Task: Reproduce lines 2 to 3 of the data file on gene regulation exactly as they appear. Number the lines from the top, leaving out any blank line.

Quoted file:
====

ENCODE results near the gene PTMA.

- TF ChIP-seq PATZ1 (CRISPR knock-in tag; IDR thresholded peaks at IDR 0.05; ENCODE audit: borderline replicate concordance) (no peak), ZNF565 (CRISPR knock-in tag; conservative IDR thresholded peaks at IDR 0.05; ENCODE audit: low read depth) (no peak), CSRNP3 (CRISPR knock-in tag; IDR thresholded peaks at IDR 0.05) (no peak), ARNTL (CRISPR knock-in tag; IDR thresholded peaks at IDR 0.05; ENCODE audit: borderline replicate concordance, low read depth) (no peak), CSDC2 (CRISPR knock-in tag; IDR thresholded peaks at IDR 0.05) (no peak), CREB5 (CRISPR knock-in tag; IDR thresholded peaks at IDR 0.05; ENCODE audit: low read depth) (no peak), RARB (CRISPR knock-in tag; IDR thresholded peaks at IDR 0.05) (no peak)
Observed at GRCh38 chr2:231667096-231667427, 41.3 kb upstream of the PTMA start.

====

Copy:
- TF ChIP-seq PATZ1 (CRISPR knock-in tag; IDR thresholded peaks at IDR 0.05; ENCODE audit: borderline replicate concordance) (no peak), ZNF565 (CRISPR knock-in tag; conservative IDR thresholded peaks at IDR 0.05; ENCODE audit: low read depth) (no peak), CSRNP3 (CRISPR knock-in tag; IDR thresholded peaks at IDR 0.05) (no peak), ARNTL (CRISPR knock-in tag; IDR thresholded peaks at IDR 0.05; ENCODE audit: borderline replicate concordance, low read depth) (no peak), CSDC2 (CRISPR knock-in tag; IDR thresholded peaks at IDR 0.05) (no peak), CREB5 (CRISPR knock-in tag; IDR thresholded peaks at IDR 0.05; ENCODE audit: low read depth) (no peak), RARB (CRISPR knock-in tag; IDR thresholded peaks at IDR 0.05) (no peak)
Observed at GRCh38 chr2:231667096-231667427, 41.3 kb upstream of the PTMA start.